SUNY Canton teaches child care. It may soon provide it, too

Amy FeiereiselSUNY Canton teaches child care. It may soon provide it, too

A child care center at SUNY Canton

SUNY Canton teaches child care.  It may soon provide it, too

SUNY Canton student with a toddler inside the SUNY Canton Early Childhood Development Undergraduate Center. Photo courtesy of SUNY Canton.

SUNY Canton’s Early Childhood Development students could soon be learning about running a child care center by actually working in one on campus.

That’s because SUNY Canton’s administration recently announced their intention to open a child care center on campus, to serve between 50 and 70 children.

That would be a big increase for Canton and the surrounding area. The center would serve the college’s faculty and staff, local families, and SUNY Canton students who have children. Maureen Maiocco, a professor of Early Childhood Development at SUNY Canton, says this has been a dream of many people for many years.

Maureen Maiocco.  Photo: Amy Feiereisel

Maureen Maiocco. Photo: Amy Feiereisel

“The 18 years I’ve worked here, people have asked me about child care on campus,” said Maiocco. “It’s needed in this area.” She said for theirlarge number of non-traditional students, child care is problematic,” and that having onsite care would be a game changer for many.

“Anyone who has a child care center within the working organization knows that productive productivity increases, you lessen the burden and stress for parents trying to locate care, or even getting from point A to point B to drop off their child and then get to work on time and then get the pickup.”

Maiocco has been drafting early plans for a building that would house both a center and early childhood development offices. She imagines the center would also be a child study lab, and offer opportunities for other students to get practical, hands-on experience. “Business students could manage the center, accounting students could do the budgets, child psychology students could work with the children.”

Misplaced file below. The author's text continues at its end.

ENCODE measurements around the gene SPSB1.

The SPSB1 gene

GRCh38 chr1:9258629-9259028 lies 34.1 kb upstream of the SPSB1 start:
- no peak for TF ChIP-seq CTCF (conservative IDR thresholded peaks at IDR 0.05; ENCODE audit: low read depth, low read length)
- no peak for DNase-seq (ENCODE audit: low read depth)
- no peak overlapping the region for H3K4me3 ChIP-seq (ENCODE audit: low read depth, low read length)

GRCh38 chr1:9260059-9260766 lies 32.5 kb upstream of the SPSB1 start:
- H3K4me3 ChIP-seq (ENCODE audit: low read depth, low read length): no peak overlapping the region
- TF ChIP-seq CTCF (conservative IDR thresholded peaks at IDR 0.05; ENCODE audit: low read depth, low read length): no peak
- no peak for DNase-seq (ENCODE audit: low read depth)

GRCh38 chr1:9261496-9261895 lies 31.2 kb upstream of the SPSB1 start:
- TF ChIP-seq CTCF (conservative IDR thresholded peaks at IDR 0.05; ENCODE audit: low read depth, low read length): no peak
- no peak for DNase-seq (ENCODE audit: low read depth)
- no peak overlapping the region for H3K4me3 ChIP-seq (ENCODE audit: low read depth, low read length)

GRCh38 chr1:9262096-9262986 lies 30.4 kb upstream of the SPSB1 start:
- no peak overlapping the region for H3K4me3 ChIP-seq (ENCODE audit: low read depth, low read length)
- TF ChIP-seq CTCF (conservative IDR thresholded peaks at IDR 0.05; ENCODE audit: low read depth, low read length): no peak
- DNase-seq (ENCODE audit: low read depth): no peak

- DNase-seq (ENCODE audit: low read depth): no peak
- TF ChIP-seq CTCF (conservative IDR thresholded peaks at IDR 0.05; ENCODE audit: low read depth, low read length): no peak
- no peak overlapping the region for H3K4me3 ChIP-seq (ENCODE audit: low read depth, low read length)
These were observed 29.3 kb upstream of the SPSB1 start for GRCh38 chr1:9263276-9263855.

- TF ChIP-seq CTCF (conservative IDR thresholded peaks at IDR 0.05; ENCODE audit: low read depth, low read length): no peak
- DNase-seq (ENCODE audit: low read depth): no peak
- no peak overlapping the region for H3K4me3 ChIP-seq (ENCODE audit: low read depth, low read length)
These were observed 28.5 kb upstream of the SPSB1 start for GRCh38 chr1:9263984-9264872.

SUNY Canton committed, but a center will take years to actually build

SUNY Canton’s President, Zvi Szafran, says the administration is committed to opening a child care center. A big part of that is because SUNY has made it a “high priority…to have a child care facility on every SUNY campus.”

“It will be great for our students. It’ll be wonderful for the community, because childcare facilities are so needed in this area. And so I think it’s a win for everyone.”

Only 18 of SUNY’s 64 campuses don’t have onsite child care, and SUNY Canton is one of them. In 2021, SUNY started taking grant proposals from campuses to build centers. SUNY Canton submitted a grant proposal in the summer of 2022, and expects to hear back sometime this fall.

That grant money will be important, because building a center of the scope SUNY Canton has been dreaming about will be expensive; Szafran says they’re looking for about 8 million dollars as a budget.

Lots of new child care on a quicker timeline

SUNY Canton students inside the SUNY Canton Early Childhood Development Undergraduate Center.  Photo courtesy of SUNY Canton.

SUNY Canton students inside the SUNY Canton Early Childhood Development Undergraduate Center. Photo courtesy of SUNY Canton.

Grant or no, a center opening is at least a few years away. But the college is also engaged in a more immediate push to open a bunch of new, home-based daycares. SUNY Canton is partnering with The St. Lawrence County Childcare Council on a provider training program, says Maureen Maiocco, to “help with [local] access to high quality child care for families and children.”

Basically, they’re training local people who are interested in opening daycares in their homes.

It’s modeled after a recent program in Jefferson and Lewis counties, and they got the funding, $200,000, from the St. Lawrence County Legislature.

“So for three years, we’ll have a cohort that starts every fall and we’re really trying to build a collaborative cohort so mentorship support from day one,” said Maiocco.

They have 19 participants in their first cohort, which started in August. They were expecting 10 to 15 participants, so 19 is exciting. If all the participants are licensed, that could mean somewhere around 160 to 200 new child care slots in towns all across St. Lawrence County in the next year.

The two projects together would mean about a 15% increase in child care capacity for St. Lawrence County.

.

Leave a Reply

Your email address will not be published. Required fields are marked *

Back to top button

Adblock Detected

Please consider supporting us by disabling your ad blocker